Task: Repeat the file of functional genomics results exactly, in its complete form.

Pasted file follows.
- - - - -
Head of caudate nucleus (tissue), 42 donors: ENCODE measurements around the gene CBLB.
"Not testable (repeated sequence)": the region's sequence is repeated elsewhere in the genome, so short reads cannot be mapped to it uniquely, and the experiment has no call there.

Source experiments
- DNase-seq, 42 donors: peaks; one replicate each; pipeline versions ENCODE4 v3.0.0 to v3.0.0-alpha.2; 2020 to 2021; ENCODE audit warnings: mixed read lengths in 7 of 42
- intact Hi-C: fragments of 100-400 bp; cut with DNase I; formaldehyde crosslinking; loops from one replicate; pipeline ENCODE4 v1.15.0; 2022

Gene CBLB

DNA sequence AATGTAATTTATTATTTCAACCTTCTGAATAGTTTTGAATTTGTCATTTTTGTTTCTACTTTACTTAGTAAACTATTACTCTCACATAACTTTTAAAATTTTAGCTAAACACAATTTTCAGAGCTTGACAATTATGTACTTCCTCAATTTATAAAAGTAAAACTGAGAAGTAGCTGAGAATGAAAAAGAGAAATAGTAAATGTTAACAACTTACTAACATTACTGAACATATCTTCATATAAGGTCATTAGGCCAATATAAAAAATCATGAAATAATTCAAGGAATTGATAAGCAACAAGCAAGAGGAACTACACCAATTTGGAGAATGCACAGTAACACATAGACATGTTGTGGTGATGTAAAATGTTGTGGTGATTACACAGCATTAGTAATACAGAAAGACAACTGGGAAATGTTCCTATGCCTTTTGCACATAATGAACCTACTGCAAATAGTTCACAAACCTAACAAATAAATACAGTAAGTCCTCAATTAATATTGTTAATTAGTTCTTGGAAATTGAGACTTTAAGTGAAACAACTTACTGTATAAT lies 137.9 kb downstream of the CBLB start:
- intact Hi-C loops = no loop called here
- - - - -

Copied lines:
Head of caudate nucleus (tissue), 42 donors: ENCODE measurements around the gene CBLB.
"Not testable (repeated sequence)": the region's sequence is repeated elsewhere in the genome, so short reads cannot be mapped to it uniquely, and the experiment has no call there.

Source experiments
- DNase-seq, 42 donors: peaks; one replicate each; pipeline versions ENCODE4 v3.0.0 to v3.0.0-alpha.2; 2020 to 2021; ENCODE audit warnings: mixed read lengths in 7 of 42
- intact Hi-C: fragments of 100-400 bp; cut with DNase I; formaldehyde crosslinking; loops from one replicate; pipeline ENCODE4 v1.15.0; 2022

Gene CBLB

DNA sequence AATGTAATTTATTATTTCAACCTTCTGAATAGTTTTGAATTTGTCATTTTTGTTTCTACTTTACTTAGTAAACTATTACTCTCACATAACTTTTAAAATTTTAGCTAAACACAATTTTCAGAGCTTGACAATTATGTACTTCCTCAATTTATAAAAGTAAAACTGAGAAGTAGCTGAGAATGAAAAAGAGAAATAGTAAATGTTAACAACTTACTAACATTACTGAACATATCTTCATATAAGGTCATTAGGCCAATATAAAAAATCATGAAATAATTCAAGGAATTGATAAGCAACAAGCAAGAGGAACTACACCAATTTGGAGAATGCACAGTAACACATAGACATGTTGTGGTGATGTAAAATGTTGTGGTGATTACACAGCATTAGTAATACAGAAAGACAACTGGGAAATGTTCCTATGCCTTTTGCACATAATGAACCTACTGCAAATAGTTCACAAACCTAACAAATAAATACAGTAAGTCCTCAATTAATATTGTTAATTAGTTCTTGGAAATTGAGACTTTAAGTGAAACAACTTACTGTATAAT lies 137.9 kb downstream of the CBLB start:
- intact Hi-C loops = no loop called here